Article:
Start/stop Linux host services from Docker container


can I start/stop Linux services running on the host Linux from within a docker container?

On my former platform (without Docker) I had a Web application to configure and start/stop standard Linux host services such as: dhcpcd and Ethernet interfaces, timedatectl, AVAHI…
Few days ago I did the exercise to port the Web app to docker container and now wondering how to enable this feature in my containerized web app.
Any hints are appreciated

You probably use the command line to do so, so you would need to ssh into your host by using its hostname or IP address.

Note that accessing hosts localhost from within a container usually only works with Docker Desktop.

Thanks for your repsosne. SSH into the host is not an option. The device is kind of industrial embedded gateway and it’s supposed to be configured via web by none Linux experts :slight_smile:
e.g. the web configuration of host eth0 looks like this. By clicking the save button I re-write /etc/dhcpcd.conf and restart the dhcpcd service by executing
sudo systemctl restart dhcpcd.service.

We use Docker or other kind of containers to isolate our processes from the host. Depending on how you need to stop a process on the host that might be impossible. There ar some options but I think those wont help you.

You containerize a web app which means the app will have its own mount namespace so many operations that is based on the filesystem like using unix soxkets would not work unless you mount that socket with proper privileges and also have a client that can use it. You can’t execute a command on the host when you are in a container because you might not even have that command in the container and even if you have, you would run it in an isolated environment not affecting the host at all.

That is why @bluepuma77 recommended SSH-ing to the host because SSH can be used to access other physical hosts too. It is common practice to use it for running remote commands, but then you need ssh client in the container. Some programming languages support SSH without directly running the ssh command, but if the host does not run the SSH daemon or can’t be configured to accept the connection, that’s not an option indeed.

However SSH is based on network communication and that could be an API running on the host without containers that is listening on a port that can be accessed from the container but not fro the outside world. For example it could listen on the default Docker bridge’s gateway. Then you can send a rest API request to the API on the host which would then stop or start the service on the host. I guess that would not be a big help because then all you would do is dockerize a frontend that does nothing except sends request to its own backend in the container to forward it to the host where all the important logic is implemented.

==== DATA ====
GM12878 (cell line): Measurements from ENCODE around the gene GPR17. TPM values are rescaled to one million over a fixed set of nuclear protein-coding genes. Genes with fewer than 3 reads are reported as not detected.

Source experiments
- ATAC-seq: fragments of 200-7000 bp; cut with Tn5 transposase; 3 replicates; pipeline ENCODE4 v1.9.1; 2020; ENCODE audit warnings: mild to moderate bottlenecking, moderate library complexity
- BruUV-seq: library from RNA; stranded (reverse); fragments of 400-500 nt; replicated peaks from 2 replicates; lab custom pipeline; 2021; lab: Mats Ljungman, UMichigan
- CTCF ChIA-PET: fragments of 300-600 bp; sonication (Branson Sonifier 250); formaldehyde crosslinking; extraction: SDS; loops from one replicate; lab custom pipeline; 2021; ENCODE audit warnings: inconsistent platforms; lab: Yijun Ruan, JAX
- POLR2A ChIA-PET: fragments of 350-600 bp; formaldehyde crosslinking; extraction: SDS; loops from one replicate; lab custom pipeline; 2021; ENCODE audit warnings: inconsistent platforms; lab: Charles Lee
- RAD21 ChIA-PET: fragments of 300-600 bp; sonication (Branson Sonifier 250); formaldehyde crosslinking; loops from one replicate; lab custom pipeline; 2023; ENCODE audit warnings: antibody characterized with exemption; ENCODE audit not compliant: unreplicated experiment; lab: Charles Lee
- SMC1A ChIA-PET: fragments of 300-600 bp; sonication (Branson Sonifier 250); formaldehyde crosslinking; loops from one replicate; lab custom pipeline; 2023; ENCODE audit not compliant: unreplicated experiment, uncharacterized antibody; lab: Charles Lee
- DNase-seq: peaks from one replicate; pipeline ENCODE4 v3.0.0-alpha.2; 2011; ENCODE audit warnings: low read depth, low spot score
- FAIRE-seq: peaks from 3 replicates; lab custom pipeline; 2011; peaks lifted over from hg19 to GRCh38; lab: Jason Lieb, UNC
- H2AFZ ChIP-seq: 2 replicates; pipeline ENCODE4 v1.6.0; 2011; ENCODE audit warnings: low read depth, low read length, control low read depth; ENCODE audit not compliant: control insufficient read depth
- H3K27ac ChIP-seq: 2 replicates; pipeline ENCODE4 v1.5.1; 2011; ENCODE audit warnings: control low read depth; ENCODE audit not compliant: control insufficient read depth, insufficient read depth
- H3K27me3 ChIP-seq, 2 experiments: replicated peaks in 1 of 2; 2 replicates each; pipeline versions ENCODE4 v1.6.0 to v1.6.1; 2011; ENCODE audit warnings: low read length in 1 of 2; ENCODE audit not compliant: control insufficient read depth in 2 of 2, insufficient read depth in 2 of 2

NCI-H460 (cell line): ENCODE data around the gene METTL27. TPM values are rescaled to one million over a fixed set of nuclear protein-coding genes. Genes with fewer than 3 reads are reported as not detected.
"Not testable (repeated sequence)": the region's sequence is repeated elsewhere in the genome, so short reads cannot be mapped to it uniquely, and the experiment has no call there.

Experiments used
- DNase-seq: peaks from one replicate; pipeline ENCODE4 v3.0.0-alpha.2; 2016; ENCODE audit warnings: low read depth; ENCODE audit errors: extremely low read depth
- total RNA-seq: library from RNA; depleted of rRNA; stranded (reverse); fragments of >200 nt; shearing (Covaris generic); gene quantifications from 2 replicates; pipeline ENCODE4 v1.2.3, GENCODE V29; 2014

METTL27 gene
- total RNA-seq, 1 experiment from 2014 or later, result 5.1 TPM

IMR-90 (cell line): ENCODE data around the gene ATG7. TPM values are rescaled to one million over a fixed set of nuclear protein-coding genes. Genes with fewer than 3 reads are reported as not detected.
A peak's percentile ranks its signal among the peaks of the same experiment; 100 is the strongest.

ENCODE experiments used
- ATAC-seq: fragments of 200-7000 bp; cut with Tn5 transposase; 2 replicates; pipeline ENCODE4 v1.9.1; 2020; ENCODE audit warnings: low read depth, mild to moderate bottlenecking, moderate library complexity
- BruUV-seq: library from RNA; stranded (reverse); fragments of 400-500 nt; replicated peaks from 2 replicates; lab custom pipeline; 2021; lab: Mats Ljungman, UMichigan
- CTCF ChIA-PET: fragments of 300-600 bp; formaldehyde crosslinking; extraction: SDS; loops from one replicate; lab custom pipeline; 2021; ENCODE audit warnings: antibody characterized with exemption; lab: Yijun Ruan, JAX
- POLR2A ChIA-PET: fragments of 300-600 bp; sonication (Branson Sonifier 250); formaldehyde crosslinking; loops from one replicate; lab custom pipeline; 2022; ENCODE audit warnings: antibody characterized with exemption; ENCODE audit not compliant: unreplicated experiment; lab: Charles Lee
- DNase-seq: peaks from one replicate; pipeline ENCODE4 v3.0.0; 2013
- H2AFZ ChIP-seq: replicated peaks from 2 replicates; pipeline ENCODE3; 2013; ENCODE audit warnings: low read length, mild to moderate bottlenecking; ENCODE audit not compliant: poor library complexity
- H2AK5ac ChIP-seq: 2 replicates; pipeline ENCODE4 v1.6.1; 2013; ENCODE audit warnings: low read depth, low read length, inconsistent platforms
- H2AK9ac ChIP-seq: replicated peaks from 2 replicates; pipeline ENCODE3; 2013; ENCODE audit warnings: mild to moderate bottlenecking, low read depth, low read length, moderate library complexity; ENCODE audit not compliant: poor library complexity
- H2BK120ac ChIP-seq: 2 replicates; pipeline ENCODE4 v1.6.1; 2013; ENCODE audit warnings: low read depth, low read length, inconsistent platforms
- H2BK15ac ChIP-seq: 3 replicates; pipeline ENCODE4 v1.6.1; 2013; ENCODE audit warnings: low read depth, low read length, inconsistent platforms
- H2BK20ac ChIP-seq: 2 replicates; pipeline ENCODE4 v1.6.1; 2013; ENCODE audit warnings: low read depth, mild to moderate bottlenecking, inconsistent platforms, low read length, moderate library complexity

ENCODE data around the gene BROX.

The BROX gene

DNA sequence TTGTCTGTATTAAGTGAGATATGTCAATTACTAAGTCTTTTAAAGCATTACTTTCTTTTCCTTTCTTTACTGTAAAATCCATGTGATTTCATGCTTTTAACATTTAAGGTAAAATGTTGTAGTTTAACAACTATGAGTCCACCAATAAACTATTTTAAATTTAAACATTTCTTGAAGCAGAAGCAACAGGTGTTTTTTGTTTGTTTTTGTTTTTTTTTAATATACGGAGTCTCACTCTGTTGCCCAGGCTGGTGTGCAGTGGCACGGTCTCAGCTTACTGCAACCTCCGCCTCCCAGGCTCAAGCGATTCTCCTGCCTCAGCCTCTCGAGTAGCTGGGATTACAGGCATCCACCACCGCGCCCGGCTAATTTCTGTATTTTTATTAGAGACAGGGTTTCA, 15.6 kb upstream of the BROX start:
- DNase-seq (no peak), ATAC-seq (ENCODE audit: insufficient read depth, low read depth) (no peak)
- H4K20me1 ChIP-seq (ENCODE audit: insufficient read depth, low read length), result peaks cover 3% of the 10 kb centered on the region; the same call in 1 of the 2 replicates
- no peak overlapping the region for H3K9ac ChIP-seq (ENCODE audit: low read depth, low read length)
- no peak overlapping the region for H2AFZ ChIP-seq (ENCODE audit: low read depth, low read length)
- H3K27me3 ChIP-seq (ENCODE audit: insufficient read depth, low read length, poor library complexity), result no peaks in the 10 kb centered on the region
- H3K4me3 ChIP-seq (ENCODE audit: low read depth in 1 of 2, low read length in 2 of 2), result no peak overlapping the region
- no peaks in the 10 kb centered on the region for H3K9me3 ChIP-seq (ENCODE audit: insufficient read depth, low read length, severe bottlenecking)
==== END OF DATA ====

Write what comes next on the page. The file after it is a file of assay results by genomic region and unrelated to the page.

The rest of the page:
You could also send signals to processes. For example docker stop just sends a TERM signal to the process in the container (or other signal depending on what STOPSIGNAL was configured for the container) when you want to stop a container. So you could start the webapp container without asking for its own process namespace and use the “kill” command to send TERM signal to the process if you know exactly what process you need to send that request to. Which you might not so first you would need to implement a feature to determine what you need to stop.

In case you know the process id and if it is 123:

kill -SIGTERM 123

But you also need to be sure that the TERM signal is what the process requires to stop. It is usually the case but it could be different. If I remember correctly, Apache HTTPD requires WINCH not TERM. If you want to reload something, that usually requires the HUP signal.

So I would say there is nothing wrong with running a webapp on the host without containers. Especially not when you want to access a host. I would not isolate my app just to break the isolation immediately, but having a rest api on the host and a more secure web interface for the users could work too, so it is up to you.

Using the host’s process namespace (meaning: not using process namespace) would not work with Docker Desktop since that would share the process namespace with the host running in the virtual machine of Docker Desktop.

I’m not sure I understand what you mean. I’m pretty sure you know what you are talking about :slight_smile: but the quoted sentence is confusing to me. Docker Desktop supports using host.docker.internal which would access the host’s localhost. Is this what you meant?

Thanks for your comprehensive summary
My host runs a ssh server but it’s not meant to be used by end users. However I can use it internally in my software to create a connection from a container to the host to execute a command.
Underneath please find my preliminary plan how to structure Docker container on my embedded gateway :

  • Frontend : Nginx Reverse Proxy and React Web App
  • Backend: Python with Flask + REST API and Gunicorn (with endpoints to set IP Config, AVAHI, start/stop/restart systemd services and configure sensors attached to the gateway
    *Sensor: Sensor data gathering software in Python

Another question: